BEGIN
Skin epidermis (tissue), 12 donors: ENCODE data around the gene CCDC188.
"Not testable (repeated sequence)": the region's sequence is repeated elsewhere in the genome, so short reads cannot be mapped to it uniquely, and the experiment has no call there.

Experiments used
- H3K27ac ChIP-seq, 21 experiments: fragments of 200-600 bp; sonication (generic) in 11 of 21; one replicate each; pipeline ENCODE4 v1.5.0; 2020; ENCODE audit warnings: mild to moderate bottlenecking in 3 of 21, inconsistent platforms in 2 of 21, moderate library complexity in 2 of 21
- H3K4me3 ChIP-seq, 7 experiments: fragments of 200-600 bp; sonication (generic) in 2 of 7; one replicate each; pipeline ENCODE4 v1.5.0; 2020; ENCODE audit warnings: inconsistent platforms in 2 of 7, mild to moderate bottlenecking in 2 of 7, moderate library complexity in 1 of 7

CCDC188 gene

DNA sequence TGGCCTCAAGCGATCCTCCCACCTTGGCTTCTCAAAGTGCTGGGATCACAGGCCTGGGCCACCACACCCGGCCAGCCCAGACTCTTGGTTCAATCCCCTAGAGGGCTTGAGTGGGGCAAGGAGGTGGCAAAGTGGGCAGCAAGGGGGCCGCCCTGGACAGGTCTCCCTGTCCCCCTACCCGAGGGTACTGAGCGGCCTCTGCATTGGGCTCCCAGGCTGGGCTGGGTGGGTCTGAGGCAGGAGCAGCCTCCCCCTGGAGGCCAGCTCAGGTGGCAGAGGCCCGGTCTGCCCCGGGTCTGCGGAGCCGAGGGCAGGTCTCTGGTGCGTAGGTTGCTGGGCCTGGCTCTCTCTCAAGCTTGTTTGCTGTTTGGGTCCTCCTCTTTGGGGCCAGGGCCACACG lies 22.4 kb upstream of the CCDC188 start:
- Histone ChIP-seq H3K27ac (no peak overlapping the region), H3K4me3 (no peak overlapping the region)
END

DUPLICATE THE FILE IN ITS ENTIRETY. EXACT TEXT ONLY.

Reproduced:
Skin epidermis (tissue), 12 donors: ENCODE data around the gene CCDC188.
"Not testable (repeated sequence)": the region's sequence is repeated elsewhere in the genome, so short reads cannot be mapped to it uniquely, and the experiment has no call there.

Experiments used
- H3K27ac ChIP-seq, 21 experiments: fragments of 200-600 bp; sonication (generic) in 11 of 21; one replicate each; pipeline ENCODE4 v1.5.0; 2020; ENCODE audit warnings: mild to moderate bottlenecking in 3 of 21, inconsistent platforms in 2 of 21, moderate library complexity in 2 of 21
- H3K4me3 ChIP-seq, 7 experiments: fragments of 200-600 bp; sonication (generic) in 2 of 7; one replicate each; pipeline ENCODE4 v1.5.0; 2020; ENCODE audit warnings: inconsistent platforms in 2 of 7, mild to moderate bottlenecking in 2 of 7, moderate library complexity in 1 of 7

CCDC188 gene

DNA sequence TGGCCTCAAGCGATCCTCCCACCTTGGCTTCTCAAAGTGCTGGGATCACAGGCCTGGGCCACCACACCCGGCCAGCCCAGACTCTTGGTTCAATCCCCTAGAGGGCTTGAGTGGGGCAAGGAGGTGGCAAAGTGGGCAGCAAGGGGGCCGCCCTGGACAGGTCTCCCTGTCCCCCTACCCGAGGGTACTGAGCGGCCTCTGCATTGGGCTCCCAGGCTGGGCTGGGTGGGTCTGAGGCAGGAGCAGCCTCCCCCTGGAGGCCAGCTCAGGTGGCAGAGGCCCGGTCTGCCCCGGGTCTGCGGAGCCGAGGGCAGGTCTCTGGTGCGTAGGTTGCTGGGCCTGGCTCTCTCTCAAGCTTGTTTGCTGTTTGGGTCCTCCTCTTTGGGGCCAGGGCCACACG lies 22.4 kb upstream of the CCDC188 start:
- Histone ChIP-seq H3K27ac (no peak overlapping the region), H3K4me3 (no peak overlapping the region)